BioMed Research International

Mitigating Strategies Against Emerging and Re-Emerging Bacterial Infections

Publishing date
01 Jul 2023
Submission deadline
17 Feb 2023

Guest Editors

1Cholistan University of Veterinary and Animal Sciences, Bahawalpur, Pakistan

2Nanjing Agricultural University, Nanjing, China

3University of Veterinary and Animal Sciences, Lahore, Pakistan

This issue is now closed for submissions.

Mitigating Strategies Against Emerging and Re-Emerging Bacterial Infections

This issue is now closed for submissions.


The commensal and opportunistic capabilities of bacteria enable them to colonize different sites in animals and humans. The development of novel strains and the emergence of previous strains occurs from time to time. It is important to find novel genes in addition to genetic shifts in antimicrobial resistance genes to set a roadmap for the development of effective therapeutics. Alternative approaches to tackle drug-resistant bacteria utilize nanoparticles, bacteriophages, phytochemicals, organic acids, prebiotics, probiotics, or other microorganisms, however, more are urgently required. Other alternatives include the development of vaccines, modifications in vaccines, immune modulators, and computational approaches. Combinational therapies to reduce the burden and to enhance the potential of antibiotics have become another important aspect in dealing with bacterial pathogens.

There are stringent factors that aggravate the situation of drug resistance, including uncalculated use of drugs in the form of self-prescription, over or underdosage, and extra or off-label use of different antibiotics. The prevalence of drug resistance is even worse in the healthcare infrastructures of resource-limited low-income and middle-income countries (LMIC). Taken together, the emergence of super bug bacteria has limited the options for treatment, as patients no longer respond to previously effective anti-microbials. In addition, resistance to antibiotics has resulted in the development of new strains of bacteria and new types within strains. For instance, types of methicillin-resistant Staphylococcus aureus (MRSA) include hospital-acquired MRSA (HA-MRSA), community-acquired MRSA (CA-MRSA), and livestock-acquired MRSA (LA-MRSA). There are also emerging strains like vancomycin-resistant S. aureus (VRSA) and vancomycin-intermediate S. aureus (VISA). There are other bacteria, such as Escherichia coli, Salmonella, and Mycobacterium that are responsible for a wide range of infections in humans and animals, and when inter-species transfer occurs this makes bacterial pathogens more severe. Adding to this are re-emerging bacterial infections, leading to extremely drug resistant forms. An expansion in resistance is expected to give rise to newer strains resistant to antibiotics such as macrolides (erm gene), tetracycline (tet genes), mupirocin (mupR), and fusidic acid (fusD). It is necessary to comprehensively combine conventional and non-conventional methods to tackle the emergence and re-emergence of bacterial strains.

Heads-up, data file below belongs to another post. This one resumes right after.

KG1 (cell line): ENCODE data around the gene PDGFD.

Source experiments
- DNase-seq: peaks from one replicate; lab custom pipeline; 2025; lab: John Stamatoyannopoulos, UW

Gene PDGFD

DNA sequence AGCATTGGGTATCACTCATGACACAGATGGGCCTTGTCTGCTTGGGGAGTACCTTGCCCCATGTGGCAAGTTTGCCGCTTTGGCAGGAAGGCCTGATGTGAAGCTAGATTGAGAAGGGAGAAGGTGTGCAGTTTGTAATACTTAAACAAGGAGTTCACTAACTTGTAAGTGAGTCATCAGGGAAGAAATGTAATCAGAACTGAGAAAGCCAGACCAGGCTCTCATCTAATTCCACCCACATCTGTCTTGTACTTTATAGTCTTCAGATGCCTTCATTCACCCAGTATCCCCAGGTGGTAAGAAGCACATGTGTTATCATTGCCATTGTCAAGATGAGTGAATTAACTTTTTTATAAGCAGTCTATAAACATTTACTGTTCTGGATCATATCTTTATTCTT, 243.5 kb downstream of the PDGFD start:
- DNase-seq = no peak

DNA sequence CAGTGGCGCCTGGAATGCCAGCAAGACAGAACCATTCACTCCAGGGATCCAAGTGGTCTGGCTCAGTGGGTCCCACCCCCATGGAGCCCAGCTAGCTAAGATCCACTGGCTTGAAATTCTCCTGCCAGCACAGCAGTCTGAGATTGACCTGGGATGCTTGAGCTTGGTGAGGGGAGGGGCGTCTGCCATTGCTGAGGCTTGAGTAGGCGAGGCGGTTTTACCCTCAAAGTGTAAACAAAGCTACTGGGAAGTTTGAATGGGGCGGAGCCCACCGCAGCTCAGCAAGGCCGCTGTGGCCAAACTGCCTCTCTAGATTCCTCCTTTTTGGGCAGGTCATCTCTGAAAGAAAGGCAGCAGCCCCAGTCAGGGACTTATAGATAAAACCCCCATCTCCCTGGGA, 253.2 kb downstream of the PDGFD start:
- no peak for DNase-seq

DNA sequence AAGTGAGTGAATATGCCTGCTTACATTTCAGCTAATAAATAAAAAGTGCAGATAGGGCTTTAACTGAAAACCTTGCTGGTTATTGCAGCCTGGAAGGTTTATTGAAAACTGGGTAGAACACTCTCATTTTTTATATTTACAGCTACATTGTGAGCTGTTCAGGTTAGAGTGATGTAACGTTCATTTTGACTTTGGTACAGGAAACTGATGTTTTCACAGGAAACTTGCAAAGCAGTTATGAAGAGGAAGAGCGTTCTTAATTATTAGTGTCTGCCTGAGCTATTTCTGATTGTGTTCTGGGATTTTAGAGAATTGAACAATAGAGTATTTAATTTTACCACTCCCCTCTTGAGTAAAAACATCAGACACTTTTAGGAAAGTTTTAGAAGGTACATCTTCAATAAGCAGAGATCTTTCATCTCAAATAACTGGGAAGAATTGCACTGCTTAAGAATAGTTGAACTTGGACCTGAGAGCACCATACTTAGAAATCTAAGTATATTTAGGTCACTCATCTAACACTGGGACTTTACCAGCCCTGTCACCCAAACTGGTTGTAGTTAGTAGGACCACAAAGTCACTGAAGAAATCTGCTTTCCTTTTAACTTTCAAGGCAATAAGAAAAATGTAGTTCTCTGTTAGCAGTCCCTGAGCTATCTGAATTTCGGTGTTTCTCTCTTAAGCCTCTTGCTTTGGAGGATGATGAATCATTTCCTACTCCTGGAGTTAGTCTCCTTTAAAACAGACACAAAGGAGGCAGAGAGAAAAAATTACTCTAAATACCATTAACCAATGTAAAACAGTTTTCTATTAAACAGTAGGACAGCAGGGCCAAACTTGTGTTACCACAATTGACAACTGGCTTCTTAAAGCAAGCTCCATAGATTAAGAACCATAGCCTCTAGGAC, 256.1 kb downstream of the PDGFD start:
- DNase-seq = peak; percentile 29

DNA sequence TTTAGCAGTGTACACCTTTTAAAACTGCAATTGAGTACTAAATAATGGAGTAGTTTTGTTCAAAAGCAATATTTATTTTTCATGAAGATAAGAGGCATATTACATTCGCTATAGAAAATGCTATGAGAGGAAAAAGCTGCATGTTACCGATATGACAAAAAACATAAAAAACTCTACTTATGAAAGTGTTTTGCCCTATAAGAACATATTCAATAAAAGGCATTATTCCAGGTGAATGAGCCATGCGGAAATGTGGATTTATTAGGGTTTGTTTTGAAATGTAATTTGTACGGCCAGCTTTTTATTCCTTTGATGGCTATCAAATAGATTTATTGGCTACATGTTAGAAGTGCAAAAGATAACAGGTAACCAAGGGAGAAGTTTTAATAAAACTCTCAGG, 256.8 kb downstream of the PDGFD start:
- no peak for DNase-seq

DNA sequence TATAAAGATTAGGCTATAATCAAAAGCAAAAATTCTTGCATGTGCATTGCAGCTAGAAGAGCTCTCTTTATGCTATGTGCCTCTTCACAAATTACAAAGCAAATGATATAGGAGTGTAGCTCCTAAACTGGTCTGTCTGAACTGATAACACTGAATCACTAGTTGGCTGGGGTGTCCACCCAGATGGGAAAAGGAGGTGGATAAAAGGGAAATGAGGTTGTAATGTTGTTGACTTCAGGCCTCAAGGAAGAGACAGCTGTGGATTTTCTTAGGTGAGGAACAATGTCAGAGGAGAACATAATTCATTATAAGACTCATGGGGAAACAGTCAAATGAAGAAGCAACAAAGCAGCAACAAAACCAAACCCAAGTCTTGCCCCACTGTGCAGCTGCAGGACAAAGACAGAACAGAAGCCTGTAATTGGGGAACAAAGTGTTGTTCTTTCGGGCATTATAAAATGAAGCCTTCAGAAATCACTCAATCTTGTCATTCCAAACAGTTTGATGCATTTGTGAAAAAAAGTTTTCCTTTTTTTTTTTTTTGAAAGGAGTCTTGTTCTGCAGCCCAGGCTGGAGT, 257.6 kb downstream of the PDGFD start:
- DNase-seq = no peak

The aim of this Special Issue is to collect papers investigating emerging and re-emerging bacterial diseases, novel bacterial drug resistance genes, bacterial infections, alternative approaches to mitigate resistance, risk factor assessments associated with increased resistance and mitigation strategies, and policies and plans at stakeholder levels and policy makers. We welcome both original research and review articles.

Potential topics include but are not limited to the following:

  • Identification of novel drug resistance genes
  • Investigation of modifications in existing drug resistance genes
  • Green alternatives to combat drug resistant bacteria
  • Chemical alternatives to mitigate drug resistant bacteria
  • Nanotechnological approaches in mitigating drug resistance
  • Contemporary options for controlling drug resistant bacteria
  • Novel or modified vaccine approaches
  • Identification of drug resistant bacteria of zoonotic potential
  • Synergistic allies of antibiotics to reduce the use of antibiotics with enhanced antibacterial potential
  • Probiotic and prebiotic approaches to prevent antimicrobial resistance
  • Phage therapy as an alternative for the treatment of antibiotic-resistant bacteria
  • The use of CRIPSR-Cas9 to control antibiotic-resistant bacteria
  • Disinfectant resistance
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